The poems, yes—their elegance of line; their precision of eye; their proof that sturdiness is also grace, or can be. But the generosity and openness of the man are what most stand out for me when I think of Stanley Plumly.
I didn’t expect us to have much in common when I first met him, years ago, at Bread Loaf. Race, queerness, generational difference . . . One of the best lessons I ever learned from him was to check my assumptions. I’ve known few minds as capacious as Stanley’s; fewer, still, for whom friendship came close to sacred. We crossed paths infrequently, yet the resonance of each encounter makes it seem otherwise. “Call me Stan,” he’d say, and I’d promise to remember next time. Memories. “Or if it’s spring they break back and forth / like schools of fish silver at the surface.” It’s spring here, Stan; it’s spring again—wherever you are.
Back in the late 80s and early 90s, four male friends had what we then called a Boyz Night. We were Russell Banks, Stanley Plumly, William Matthews and myself. What was discussed at that table remains at that table. We lost Bill in 1997 — and last week, April 11, we lost Stanley. It’s been a bad year for poets and we’re only four months in.
I met Stanley in the early 70s. He was already “an important poet,” having publishing two very well-received collections. I bought his third at Ecco, Out-of-the-Body Travel. He would also become one of the most astute and intuitive critics of contemporary poetry, publishing long, highly anticipated essays on the landscape of American poetry. He was also known as the poet with the best hair. In those days, that was a distinction, of sorts. The rest of our group had no such distinctions, except what we each brought to the table. Stanley wrote some of the most memorable poems of the last forty years, as well as remarkable books on Keats and the artists Turner and Constable.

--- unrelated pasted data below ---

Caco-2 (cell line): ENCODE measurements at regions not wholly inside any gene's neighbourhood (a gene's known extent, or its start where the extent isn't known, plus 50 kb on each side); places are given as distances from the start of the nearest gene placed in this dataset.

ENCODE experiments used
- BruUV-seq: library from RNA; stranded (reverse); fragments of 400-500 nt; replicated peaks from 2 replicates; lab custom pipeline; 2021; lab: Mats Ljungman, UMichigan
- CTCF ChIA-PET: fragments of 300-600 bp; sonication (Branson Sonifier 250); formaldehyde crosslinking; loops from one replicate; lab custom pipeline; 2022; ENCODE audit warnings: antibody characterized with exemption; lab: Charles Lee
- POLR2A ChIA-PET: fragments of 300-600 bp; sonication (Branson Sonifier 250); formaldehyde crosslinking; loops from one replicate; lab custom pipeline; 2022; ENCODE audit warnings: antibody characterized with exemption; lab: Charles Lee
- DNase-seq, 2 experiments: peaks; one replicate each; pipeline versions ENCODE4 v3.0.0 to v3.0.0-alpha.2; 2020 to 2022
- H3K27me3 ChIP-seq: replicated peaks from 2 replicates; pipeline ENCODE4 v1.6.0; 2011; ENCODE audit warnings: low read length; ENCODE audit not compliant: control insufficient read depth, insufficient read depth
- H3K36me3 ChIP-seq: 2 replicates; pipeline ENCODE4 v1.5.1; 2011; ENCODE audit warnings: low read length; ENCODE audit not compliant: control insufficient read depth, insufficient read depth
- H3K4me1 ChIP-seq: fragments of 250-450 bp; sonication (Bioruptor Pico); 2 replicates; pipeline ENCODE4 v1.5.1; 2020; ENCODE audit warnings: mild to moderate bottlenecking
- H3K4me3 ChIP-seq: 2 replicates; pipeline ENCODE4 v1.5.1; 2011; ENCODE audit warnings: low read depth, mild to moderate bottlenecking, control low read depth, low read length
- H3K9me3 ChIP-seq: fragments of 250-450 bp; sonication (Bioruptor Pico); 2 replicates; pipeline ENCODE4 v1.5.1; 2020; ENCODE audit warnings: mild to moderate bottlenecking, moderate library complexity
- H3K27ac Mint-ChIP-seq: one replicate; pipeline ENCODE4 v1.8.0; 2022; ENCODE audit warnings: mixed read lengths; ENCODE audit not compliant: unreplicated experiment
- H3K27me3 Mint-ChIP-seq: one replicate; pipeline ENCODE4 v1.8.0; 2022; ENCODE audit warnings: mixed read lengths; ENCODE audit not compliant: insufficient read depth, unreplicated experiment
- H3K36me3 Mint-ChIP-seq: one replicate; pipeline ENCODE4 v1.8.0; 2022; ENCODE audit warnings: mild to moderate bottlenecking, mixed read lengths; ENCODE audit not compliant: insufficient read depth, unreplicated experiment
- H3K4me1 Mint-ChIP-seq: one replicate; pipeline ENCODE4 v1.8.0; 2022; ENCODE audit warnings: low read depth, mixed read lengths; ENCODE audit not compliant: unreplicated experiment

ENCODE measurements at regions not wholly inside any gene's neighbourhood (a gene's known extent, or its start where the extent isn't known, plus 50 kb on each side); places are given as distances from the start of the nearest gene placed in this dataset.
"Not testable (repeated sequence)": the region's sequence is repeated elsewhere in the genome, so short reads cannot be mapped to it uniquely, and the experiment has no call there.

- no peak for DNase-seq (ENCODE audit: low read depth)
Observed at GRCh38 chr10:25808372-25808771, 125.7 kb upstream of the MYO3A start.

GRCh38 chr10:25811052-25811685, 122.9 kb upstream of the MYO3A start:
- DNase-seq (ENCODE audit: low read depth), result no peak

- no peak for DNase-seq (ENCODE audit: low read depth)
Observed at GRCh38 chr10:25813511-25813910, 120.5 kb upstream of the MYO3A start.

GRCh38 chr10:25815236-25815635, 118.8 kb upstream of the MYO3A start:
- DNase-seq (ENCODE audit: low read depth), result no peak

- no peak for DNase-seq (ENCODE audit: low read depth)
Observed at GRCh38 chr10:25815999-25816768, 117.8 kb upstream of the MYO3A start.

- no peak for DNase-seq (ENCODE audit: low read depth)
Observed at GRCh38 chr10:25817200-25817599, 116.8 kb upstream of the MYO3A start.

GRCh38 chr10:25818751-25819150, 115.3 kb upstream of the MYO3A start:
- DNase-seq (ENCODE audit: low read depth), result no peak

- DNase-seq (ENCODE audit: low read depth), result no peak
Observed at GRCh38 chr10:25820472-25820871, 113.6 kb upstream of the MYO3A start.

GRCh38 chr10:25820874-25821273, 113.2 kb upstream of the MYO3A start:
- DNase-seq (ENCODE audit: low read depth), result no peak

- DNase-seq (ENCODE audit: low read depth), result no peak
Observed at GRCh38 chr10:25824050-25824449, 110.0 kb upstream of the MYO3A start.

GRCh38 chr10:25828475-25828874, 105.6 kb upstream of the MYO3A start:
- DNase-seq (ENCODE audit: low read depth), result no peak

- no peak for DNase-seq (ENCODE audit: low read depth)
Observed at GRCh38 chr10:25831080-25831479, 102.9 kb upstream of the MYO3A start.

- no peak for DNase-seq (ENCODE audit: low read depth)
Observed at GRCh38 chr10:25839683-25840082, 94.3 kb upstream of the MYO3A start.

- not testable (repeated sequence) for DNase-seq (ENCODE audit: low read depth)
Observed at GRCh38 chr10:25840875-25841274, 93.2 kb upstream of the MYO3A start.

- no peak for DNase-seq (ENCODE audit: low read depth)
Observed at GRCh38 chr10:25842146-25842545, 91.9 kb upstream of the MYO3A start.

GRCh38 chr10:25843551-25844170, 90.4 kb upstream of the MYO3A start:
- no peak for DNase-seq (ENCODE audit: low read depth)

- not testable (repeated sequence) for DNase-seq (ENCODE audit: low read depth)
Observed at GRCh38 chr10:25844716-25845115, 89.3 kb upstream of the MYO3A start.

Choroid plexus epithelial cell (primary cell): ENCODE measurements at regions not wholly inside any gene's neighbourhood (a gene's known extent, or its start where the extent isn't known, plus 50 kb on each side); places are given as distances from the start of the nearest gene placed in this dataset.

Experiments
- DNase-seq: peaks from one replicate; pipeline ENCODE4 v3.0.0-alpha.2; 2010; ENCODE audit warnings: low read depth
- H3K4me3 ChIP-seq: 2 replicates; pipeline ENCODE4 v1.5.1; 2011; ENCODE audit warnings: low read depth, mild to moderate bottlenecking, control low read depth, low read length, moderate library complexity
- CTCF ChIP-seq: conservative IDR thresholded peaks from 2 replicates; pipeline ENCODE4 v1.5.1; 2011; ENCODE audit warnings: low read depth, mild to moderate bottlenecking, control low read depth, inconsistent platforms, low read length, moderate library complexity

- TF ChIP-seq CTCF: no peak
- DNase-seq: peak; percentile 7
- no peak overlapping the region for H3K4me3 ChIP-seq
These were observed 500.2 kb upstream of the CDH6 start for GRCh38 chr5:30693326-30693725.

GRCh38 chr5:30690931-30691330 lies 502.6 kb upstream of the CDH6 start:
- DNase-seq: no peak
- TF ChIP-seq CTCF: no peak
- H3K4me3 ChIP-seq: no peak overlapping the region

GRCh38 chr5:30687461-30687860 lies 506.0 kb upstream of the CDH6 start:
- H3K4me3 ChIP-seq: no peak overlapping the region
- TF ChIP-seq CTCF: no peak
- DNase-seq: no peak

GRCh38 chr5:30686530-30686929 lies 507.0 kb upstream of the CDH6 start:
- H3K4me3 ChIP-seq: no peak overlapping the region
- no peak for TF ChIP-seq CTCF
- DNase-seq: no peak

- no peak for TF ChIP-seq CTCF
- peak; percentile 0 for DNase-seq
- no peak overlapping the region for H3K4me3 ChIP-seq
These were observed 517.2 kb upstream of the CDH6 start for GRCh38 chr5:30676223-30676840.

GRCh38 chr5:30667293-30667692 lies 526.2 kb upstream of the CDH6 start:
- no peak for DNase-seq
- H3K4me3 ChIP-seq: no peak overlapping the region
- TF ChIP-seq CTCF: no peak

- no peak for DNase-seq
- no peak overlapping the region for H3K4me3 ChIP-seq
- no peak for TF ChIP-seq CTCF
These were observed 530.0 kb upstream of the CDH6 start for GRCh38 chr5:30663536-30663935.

Our Boyz table contained a shitload of marital history — I think the table average weighed in at 3.5 weddings, although I was only on my first (and last). Stanley was our leader, another distinction, married more than five (?) times. But that was because he was the true romantic among us, a guy who just didn’t believe in dating. And he was as good a friend as he was a poet. But a poet he was to his core, the thing that mattered as much to him as his breathing in, and his breathing out.
Read “Out-of-the-Body Travel,” a poem by Plumly:
And then he would lift this finest
of furniture to his big left shoulder
and tuck it in and draw the bow
so carefully as to make the music
almost visible on the air. And play
and play until a whole roomful of the sad
relatives mourned. They knew this was
drawing of blood, threading and rethreading
the needle. They saw even in my father’s
face how well he understood the pain
he put them to—his raw, red cheek
pressed against the cheek of the wood . . .
And in one stroke he brings the hammer
down, like mercy, so that the young bull’s
legs suddenly fly out from under it . . .
While in the dream he is the good angel
in Chagall, the great ghost of his body
like light over the town. The violin
sustains him. It is pain remembered.
Either way, I know if I wake up cold,
and go out into the clear spring night,
still dark and precise with stars,
I will feel the wind coming down hard
like his hand, in fever, on my forehead.